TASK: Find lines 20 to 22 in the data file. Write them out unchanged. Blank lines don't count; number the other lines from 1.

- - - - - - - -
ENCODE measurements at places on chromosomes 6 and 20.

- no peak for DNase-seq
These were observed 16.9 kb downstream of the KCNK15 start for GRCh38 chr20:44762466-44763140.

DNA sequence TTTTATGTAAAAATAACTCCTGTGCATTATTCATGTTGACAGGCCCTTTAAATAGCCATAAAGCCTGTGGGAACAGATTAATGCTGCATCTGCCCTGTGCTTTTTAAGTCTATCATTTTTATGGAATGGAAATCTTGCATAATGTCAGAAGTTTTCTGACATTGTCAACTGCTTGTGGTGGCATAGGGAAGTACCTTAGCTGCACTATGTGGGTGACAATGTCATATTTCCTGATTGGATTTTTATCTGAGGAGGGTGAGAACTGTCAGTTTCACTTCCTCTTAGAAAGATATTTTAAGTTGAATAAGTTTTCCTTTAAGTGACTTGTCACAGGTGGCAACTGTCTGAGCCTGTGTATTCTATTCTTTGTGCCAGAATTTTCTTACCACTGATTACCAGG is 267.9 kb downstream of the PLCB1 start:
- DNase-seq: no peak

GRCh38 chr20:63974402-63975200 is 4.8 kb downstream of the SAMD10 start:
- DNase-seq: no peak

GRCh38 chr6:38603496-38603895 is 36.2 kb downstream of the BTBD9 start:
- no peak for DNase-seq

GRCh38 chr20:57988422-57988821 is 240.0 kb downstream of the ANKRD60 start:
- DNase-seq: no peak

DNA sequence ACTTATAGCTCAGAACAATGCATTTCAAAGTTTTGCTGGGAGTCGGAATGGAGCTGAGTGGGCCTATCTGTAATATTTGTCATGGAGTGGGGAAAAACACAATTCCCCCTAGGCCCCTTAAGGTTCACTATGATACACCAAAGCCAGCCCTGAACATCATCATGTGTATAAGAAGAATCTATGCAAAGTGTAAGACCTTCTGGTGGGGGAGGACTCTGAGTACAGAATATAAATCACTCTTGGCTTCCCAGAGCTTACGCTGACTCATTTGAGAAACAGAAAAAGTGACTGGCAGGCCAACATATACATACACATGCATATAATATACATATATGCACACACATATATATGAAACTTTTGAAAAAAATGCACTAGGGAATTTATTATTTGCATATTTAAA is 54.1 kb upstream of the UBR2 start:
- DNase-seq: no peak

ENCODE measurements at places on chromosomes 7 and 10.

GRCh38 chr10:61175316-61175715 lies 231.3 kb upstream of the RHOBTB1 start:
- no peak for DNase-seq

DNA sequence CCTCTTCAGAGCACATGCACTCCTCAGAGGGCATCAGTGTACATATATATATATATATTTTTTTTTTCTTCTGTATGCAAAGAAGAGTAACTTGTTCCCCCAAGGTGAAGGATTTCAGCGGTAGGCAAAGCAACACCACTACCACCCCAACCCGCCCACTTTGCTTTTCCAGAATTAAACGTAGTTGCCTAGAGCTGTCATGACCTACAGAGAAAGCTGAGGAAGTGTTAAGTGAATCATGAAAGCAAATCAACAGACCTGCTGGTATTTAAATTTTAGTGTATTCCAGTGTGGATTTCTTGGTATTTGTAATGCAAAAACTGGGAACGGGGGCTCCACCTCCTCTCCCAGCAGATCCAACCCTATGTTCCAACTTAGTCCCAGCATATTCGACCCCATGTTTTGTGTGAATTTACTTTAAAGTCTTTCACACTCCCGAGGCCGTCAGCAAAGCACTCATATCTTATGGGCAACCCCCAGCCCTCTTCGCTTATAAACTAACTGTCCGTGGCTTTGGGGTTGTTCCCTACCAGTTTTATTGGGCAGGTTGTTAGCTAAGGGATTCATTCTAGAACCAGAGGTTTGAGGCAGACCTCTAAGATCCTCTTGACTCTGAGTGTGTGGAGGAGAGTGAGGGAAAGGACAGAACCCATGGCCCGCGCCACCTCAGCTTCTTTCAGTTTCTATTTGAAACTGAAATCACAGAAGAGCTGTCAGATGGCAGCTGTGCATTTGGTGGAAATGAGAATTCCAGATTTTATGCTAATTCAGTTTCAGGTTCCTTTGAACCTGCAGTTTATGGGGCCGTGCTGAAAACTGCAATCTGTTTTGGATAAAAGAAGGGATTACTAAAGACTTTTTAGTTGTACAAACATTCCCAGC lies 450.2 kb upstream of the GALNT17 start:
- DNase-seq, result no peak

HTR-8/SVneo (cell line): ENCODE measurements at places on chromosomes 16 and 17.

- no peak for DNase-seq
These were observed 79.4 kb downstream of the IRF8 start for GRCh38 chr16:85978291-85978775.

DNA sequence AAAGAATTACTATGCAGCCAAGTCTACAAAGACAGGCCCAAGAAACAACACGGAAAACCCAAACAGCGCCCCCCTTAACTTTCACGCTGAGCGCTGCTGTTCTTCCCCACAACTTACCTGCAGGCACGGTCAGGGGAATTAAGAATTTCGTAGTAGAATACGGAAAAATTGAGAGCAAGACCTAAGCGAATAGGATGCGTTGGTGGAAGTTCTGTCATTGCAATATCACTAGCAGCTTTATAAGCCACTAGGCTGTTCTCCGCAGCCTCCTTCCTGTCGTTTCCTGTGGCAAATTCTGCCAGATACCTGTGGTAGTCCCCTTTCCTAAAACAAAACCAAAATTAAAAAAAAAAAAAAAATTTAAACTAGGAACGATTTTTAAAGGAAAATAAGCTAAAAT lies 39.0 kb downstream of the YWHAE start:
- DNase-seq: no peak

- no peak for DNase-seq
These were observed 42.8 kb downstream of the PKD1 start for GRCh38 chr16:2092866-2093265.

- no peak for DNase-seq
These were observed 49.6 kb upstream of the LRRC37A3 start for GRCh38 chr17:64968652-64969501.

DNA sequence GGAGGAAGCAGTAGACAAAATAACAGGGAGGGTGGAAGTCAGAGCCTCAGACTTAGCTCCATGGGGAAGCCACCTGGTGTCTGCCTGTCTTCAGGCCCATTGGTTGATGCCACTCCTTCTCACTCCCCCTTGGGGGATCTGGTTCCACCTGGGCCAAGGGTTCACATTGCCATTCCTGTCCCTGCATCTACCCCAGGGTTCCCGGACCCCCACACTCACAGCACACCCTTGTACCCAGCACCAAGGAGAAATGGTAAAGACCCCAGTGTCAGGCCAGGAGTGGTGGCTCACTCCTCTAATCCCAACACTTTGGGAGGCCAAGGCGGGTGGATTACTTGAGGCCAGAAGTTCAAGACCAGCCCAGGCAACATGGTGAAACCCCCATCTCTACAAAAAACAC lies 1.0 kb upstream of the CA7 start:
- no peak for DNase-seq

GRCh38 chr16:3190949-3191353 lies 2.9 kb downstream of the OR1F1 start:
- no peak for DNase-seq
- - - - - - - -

- no peak for DNase-seq
These were observed 79.4 kb downstream of the IRF8 start for GRCh38 chr16:85978291-85978775.

DNA sequence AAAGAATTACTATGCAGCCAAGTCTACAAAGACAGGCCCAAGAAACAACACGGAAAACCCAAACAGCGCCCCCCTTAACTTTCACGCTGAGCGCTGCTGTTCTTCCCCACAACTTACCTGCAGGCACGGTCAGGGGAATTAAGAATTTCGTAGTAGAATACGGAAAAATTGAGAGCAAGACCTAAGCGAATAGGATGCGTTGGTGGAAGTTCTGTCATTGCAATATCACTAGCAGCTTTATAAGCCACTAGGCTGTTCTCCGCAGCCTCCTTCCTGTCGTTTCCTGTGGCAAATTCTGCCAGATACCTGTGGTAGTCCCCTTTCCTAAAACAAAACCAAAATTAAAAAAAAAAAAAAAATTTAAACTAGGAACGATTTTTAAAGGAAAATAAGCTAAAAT lies 39.0 kb downstream of the YWHAE start: